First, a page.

Contact sheets are a great way to review and record your images. They allow you to view all the negatives on a roll of film before deciding which ones you want to print and how you may want to crop them. They also provide a permanent record of those negatives for filing purposes.

How to make a contact sheet

  • To make a contact sheet we recommend using ILFORD MULTIGRADE RC DELUXE
  • Set the enlarger head to a height that gives a 40cm (16in) wide rectangle of light on the baseboard
  • Put a MULTIGRADE filter 2* into the filter drawer
  • You’ll need an exposure of about 8-15 seconds at f/8 for negatives of average density. Making a test print will help to determine the correct time.

*While a MULTIGRADE filter 2 produces a contact sheet of normal contrast, you may want to produce a soft contact sheet using a filter 1 or even a filter 0. This minimises the difference between the densities of individual images formed by differently exposed negatives and retains more of the detail in your pictures. With colour negatives, it is not advisable to use a filter setting lower than 2 ½. If negatives are very inconsistently exposed, try overexposing the contact sheet by 1/2 stop, then under develop.

XP2 Negatives

If you use ILFORD XP2 film and take it to a lab for processing and printing, the postcard-size prints make convenient proofs for each frame on the roll. Though they will almost certainly not be a neutral grey in hue, they are in most respects acceptable alternatives to a contact sheet. These cheap and rapid proof prints are density balanced at the lab so you will get a good idea of how even under- and overexposed negatives will print. On a contact sheet, such negatives appear as black or white rectangles, with little detail.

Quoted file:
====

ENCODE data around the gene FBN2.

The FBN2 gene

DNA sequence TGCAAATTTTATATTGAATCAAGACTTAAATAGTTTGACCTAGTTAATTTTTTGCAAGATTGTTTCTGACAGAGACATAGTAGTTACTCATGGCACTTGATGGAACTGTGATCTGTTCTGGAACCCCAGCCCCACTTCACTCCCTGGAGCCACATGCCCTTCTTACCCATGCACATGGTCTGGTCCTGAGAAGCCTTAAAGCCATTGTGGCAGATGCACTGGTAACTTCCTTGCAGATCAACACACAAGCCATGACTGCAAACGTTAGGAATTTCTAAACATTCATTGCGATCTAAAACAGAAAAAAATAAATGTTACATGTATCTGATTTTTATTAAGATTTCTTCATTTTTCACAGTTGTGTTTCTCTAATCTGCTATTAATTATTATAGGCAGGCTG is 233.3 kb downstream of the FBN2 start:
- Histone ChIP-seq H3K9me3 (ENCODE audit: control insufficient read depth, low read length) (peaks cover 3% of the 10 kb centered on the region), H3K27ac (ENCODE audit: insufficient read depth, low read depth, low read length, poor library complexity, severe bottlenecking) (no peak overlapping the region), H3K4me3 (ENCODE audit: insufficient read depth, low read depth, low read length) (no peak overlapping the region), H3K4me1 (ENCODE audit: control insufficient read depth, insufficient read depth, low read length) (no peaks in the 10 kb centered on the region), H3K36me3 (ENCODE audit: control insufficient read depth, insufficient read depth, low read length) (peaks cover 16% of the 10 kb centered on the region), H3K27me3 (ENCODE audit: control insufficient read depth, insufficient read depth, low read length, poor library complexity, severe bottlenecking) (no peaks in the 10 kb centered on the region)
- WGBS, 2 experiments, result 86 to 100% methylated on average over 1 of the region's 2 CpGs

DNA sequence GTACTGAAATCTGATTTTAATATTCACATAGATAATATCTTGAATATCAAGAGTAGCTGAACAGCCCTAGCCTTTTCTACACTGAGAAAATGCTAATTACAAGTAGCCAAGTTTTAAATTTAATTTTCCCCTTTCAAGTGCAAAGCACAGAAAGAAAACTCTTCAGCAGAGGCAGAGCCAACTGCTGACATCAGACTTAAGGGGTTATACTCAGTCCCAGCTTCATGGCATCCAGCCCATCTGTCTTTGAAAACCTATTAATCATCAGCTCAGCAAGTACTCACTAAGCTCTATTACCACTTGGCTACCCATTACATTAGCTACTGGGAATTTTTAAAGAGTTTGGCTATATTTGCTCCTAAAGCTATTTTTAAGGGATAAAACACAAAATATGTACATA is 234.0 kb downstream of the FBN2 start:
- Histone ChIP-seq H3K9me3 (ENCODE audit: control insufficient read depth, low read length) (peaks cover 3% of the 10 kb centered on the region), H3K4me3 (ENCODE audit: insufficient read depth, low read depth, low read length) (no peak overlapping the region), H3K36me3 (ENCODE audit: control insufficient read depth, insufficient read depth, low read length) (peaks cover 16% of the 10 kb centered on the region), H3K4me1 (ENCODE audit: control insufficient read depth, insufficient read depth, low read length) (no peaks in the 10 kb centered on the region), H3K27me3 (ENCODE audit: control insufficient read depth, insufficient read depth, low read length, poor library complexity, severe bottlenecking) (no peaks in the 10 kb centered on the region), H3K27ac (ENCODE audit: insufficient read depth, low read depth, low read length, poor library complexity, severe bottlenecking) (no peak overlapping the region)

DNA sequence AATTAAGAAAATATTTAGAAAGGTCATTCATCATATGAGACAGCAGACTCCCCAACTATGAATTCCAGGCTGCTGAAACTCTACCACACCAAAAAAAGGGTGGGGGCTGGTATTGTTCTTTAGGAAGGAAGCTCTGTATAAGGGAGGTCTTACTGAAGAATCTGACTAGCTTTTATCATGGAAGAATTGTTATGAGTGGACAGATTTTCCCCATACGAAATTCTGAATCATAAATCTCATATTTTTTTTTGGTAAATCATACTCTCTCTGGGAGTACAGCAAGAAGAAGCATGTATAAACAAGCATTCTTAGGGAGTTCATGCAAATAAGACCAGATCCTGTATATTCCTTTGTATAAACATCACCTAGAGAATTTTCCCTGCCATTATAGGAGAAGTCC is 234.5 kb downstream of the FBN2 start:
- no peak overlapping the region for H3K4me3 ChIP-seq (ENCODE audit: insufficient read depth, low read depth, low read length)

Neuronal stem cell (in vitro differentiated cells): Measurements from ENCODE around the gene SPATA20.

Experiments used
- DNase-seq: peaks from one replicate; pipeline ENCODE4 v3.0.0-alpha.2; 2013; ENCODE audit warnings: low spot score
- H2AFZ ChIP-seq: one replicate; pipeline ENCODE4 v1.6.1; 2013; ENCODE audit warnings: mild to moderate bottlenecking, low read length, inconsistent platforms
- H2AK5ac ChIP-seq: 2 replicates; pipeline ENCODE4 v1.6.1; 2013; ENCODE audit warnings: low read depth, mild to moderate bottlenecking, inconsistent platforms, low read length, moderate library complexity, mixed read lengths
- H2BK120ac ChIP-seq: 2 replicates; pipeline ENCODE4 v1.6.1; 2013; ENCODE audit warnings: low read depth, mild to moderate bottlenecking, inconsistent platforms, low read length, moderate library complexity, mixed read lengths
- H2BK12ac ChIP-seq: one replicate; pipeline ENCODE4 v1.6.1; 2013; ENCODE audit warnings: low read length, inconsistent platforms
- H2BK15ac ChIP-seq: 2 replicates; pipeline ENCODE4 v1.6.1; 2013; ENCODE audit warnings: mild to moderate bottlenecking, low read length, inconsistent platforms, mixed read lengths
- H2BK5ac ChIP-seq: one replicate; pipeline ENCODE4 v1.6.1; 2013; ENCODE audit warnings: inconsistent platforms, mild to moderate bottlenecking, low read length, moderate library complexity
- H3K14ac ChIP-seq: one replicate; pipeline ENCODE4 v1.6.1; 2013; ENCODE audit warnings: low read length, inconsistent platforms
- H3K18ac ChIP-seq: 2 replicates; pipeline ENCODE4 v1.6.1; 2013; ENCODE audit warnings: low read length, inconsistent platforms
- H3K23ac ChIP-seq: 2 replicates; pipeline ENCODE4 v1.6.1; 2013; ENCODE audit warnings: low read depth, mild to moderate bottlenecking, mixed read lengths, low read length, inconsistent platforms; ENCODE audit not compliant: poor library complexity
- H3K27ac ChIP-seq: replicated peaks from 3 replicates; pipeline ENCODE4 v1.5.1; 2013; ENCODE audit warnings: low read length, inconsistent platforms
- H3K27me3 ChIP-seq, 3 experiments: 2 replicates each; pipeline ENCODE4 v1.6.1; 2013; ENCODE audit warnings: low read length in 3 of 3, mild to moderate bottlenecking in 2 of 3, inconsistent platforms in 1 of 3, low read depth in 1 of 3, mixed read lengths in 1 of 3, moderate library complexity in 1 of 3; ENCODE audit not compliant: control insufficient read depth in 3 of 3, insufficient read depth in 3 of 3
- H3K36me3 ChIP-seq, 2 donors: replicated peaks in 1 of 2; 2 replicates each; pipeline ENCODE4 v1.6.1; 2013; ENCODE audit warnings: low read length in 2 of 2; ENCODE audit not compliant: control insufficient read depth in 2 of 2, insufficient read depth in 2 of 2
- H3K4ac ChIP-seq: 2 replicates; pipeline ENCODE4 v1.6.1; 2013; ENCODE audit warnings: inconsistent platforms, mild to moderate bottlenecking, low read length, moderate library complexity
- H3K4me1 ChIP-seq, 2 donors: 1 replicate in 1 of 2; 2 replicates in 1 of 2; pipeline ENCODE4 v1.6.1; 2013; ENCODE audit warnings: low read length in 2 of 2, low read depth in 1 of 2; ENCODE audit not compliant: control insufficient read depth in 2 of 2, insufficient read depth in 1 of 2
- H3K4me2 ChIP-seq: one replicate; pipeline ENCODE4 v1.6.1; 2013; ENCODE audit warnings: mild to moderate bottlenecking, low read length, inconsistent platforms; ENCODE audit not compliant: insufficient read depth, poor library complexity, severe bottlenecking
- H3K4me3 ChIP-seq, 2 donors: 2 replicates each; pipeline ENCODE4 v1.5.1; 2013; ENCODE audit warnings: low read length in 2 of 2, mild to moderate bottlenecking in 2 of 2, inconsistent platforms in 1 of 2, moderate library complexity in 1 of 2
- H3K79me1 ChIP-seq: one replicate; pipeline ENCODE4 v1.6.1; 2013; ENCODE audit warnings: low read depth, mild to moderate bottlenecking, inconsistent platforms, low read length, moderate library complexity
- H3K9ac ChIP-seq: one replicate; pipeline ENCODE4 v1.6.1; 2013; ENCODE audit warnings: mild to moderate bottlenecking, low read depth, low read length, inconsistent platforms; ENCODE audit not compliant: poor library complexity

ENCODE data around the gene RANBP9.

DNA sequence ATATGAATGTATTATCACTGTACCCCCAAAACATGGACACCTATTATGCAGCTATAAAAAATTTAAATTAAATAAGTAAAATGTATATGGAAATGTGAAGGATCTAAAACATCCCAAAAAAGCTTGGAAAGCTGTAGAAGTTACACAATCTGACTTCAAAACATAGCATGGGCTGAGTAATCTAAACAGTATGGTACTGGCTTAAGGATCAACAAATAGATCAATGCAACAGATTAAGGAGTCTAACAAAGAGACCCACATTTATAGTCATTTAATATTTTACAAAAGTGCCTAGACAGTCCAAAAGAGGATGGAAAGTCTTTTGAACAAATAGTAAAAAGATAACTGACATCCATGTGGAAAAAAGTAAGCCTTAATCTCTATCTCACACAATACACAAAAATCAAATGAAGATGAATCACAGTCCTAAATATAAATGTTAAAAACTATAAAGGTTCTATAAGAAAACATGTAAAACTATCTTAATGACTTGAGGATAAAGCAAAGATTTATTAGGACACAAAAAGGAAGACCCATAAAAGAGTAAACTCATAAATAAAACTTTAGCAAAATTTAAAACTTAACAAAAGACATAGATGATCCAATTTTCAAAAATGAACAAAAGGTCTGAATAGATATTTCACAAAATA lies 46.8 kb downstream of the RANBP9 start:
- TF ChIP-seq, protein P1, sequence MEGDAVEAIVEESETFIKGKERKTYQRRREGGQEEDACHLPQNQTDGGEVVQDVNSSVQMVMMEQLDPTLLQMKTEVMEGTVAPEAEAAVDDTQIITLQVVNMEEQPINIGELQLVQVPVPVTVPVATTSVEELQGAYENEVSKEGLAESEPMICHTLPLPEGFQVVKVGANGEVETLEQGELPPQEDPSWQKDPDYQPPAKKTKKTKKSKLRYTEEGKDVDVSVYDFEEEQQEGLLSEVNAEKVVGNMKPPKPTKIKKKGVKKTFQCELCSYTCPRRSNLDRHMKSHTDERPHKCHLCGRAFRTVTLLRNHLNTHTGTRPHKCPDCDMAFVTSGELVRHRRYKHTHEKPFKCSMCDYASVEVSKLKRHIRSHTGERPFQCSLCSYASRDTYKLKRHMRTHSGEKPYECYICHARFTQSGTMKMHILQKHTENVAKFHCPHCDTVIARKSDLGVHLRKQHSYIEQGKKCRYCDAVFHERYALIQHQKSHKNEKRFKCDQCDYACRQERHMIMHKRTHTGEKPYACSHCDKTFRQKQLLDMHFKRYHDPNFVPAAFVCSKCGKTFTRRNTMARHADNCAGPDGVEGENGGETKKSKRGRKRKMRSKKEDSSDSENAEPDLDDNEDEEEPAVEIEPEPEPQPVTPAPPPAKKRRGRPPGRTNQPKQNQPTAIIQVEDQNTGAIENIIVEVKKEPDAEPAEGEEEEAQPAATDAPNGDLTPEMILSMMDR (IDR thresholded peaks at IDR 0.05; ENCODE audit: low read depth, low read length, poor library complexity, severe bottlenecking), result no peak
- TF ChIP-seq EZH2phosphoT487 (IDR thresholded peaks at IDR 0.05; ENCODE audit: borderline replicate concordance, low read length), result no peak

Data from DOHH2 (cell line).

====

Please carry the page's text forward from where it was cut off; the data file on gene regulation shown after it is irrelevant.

Though contrast of proof prints varies, it roughly corresponds to a print on ILFORD MULTIGRADE IV RC DELUXE using a MULTIGRADE filter 3, so at the printing stage you can use the proofs as an approximate guide for filter selection. Note that XP2 film prints with equal contrast on all enlargers, regardless of whether they use a condenser or diffuse illumination.